- Wed Jun 04, 2014 3:06 pm
- Forum: Intermediate Algebra
- Topic: Simplifying equation of a parabola
- Replies:
**1** - Views:
**1759**

Hi, The text defines the equation of a parabola as: \sqrt{x^2+(y-p)^2} = y+p It goes on to say: By squaring and simplifying we get x^2 = 4py . I'm trying to recreate the steps they took to get from the first form to the second. I start by removing the radical sign by multiplying both sides by \sqrt{...

- Sat Mar 29, 2014 2:13 pm
- Forum: Geometry
- Topic: Question about similar triangles
- Replies:
**3** - Views:
**8315**

I posted this over on StackExchange and got the following answer: For two similar triangles, the ratio of the height of the first triangle to the height of the second triangle is equal to the ratio of the base of the first triangle to the base of the second triangle. http://math.stackexchange.com/qu...

- Fri Mar 28, 2014 7:01 pm
- Forum: Geometry
- Topic: Question about similar triangles
- Replies:
**3** - Views:
**8315**

My text states the following: A_1 = \frac{1}{2}*h_1*b A_2=\frac{1}{2}*h_2*e \frac{A_1}{A_2}=\frac{\frac{1}{2}*h_1*b}{\frac{1}{2}*h_2*e}=\left(\frac{h_1}{h_2}\right) \left(\frac{b}{e}\right)=\left(\frac{b}{e}\right) \left(\frac{b}{e}\right)=\left(\frac{b^2}{e^2}\right) I'm not following how they're g...

- Sun Dec 04, 2011 8:07 pm
- Forum: Advanced Algebra ("pre-calculus")
- Topic: Finding an Exponent Variable
- Replies:
**2** - Views:
**2423**

Do you see where to go now? Ahh...so: \frac{2^6}{3^3} + \frac{2^6}{3^2} = \frac{2^a}{3^b} \frac{2^6}{3^3} + (\frac{2^6}{3^2}*\frac{3}{3}) = \frac{2^a}{3^b} \frac{2^6}{3^3} + \frac{3*2^6}{3^3} = \frac{2^a}{3^b} \frac{64}{3^3} + \frac{192}{3^3} = \frac{2^a}{3^b} \frac{256}{3^3} = \frac{2^a}{3^b} \fra...

- Sun Dec 04, 2011 6:49 pm
- Forum: Advanced Algebra ("pre-calculus")
- Topic: Finding an Exponent Variable
- Replies:
**2** - Views:
**2423**

Hi again, The problem states: If (\frac{3}{4})^{-3} + (\frac{8}{3})^2 = \frac{2^a}{3^b} find a and b The answer is a=8 and b=3, but I'm stumped as to how they got there. It seems like I need to turn the right-hand side into an addition expression. I can convert it to a product by expressing 3^b as 3...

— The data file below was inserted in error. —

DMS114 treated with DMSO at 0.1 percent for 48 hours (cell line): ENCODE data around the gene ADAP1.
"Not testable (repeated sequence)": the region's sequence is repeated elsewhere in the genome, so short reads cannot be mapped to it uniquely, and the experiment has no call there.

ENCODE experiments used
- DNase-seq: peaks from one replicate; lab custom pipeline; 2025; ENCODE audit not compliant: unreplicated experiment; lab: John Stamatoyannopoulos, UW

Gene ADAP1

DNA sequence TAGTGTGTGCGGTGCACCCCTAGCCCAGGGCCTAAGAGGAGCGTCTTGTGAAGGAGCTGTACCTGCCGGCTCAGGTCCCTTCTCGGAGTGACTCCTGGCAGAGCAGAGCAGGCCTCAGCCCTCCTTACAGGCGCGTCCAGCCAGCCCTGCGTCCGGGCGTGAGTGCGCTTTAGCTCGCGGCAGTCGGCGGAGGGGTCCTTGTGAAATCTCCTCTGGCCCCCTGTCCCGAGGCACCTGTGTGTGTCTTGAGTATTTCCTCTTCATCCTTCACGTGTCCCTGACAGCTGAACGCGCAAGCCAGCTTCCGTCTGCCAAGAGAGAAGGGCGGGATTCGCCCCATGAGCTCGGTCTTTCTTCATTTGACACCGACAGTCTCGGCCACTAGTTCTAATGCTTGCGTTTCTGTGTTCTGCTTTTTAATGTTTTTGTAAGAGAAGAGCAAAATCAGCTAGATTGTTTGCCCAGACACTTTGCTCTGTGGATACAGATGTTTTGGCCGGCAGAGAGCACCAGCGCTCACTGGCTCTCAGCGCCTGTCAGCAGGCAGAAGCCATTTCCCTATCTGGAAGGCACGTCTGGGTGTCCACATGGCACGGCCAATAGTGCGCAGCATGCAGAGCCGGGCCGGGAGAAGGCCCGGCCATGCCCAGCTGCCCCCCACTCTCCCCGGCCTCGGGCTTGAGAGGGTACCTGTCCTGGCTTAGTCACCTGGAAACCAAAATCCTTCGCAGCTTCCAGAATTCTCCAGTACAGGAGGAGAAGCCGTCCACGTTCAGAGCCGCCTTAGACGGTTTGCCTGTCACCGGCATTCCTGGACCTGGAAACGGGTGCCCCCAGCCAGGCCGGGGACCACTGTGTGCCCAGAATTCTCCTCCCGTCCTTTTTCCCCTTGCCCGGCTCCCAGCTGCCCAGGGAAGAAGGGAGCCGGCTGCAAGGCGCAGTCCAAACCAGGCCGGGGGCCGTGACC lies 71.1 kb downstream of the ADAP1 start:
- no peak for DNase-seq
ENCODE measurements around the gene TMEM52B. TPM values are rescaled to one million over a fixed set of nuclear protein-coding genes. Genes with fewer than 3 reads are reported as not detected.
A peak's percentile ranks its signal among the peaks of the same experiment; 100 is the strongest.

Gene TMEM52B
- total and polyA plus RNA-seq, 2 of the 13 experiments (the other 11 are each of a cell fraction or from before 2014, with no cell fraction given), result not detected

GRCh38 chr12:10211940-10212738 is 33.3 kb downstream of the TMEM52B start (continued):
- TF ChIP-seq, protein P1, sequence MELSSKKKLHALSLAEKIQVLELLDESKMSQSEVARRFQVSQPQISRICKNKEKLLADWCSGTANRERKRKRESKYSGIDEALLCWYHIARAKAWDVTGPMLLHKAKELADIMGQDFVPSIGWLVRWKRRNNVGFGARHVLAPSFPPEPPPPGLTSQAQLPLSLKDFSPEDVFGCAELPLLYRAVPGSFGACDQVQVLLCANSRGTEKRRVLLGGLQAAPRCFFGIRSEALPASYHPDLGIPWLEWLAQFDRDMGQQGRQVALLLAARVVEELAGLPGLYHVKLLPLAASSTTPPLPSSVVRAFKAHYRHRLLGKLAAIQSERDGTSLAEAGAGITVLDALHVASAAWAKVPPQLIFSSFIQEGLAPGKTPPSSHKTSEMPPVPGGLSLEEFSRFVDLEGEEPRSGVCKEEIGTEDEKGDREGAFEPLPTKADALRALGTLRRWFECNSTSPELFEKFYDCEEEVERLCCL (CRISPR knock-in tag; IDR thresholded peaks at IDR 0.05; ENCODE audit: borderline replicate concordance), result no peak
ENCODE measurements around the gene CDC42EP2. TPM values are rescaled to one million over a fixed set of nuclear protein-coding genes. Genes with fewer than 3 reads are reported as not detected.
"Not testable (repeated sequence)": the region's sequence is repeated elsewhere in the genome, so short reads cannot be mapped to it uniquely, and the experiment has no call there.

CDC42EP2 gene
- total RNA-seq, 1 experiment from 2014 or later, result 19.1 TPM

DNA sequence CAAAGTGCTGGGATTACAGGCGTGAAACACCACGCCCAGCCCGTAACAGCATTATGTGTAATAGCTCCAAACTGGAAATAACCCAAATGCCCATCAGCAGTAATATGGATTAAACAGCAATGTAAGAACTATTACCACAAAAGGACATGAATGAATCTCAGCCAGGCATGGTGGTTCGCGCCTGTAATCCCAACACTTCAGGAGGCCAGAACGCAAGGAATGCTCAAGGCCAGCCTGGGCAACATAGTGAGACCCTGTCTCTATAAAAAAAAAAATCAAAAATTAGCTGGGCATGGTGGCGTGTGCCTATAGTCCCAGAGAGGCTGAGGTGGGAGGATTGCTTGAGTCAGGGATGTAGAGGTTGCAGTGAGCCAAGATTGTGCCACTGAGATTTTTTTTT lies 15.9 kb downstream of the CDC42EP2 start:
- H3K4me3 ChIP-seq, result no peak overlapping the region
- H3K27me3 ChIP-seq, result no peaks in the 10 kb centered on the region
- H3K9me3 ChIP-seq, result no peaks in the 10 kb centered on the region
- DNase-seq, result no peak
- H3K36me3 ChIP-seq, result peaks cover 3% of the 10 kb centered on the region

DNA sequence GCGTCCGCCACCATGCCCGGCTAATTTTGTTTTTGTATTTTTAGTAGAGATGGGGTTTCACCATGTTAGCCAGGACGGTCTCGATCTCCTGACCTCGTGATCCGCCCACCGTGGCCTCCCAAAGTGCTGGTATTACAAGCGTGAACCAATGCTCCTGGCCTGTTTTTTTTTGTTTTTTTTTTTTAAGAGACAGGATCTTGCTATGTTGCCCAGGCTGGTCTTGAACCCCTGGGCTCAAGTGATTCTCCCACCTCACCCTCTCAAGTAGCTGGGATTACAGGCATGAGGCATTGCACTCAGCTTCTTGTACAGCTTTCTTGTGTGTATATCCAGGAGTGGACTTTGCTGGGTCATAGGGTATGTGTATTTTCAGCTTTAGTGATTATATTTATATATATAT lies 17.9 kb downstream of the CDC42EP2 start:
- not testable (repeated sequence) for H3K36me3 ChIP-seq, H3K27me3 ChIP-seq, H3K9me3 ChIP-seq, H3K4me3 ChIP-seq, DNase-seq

- Sun Dec 04, 2011 6:22 am
- Forum: Advanced Algebra ("pre-calculus")
- Topic: Negative Exponent Problem
- Replies:
**2** - Views:
**1817**

I love you!Instead, you'd need to convert the "2" to "32":

Thank you,

mb

- Sun Dec 04, 2011 12:33 am
- Forum: Advanced Algebra ("pre-calculus")
- Topic: Negative Exponent Problem
- Replies:
**2** - Views:
**1817**

Hi, The problem states: "Write the following expression with only positive exponents and in simplest form. Variables are not equal to zero". x^{-1} + x^{-5} The answer is: \frac{x^4+1}{x^5} From the initial expression I get: \frac{1}{x} + \frac{1}{x^5} It's here that I get stuck. The next step seems...

- Sun Nov 27, 2011 12:25 am
- Forum: Advanced Algebra ("pre-calculus")
- Topic: Understanding Exponents
- Replies:
**4** - Views:
**2928**

Ok, so that would be:

, right?

Still stumped...

, right?

Still stumped...

- Sat Nov 26, 2011 6:05 pm
- Forum: Advanced Algebra ("pre-calculus")
- Topic: Understanding Exponents
- Replies:
**4** - Views:
**2928**

The book asks:

If and

then express x in terms of y.

The answer it gives is:

I'm struggling to understand the formula or operation(s) one would go through to answer this.

Help?

mb

If and

then express x in terms of y.

The answer it gives is:

I'm struggling to understand the formula or operation(s) one would go through to answer this.

Help?

mb

- Sun Nov 13, 2011 11:43 pm
- Forum: Beginning Algebra
- Topic: Help Simplifying an Equation
- Replies:
**2** - Views:
**2384**

Ahhh...

Thank you!

Thank you!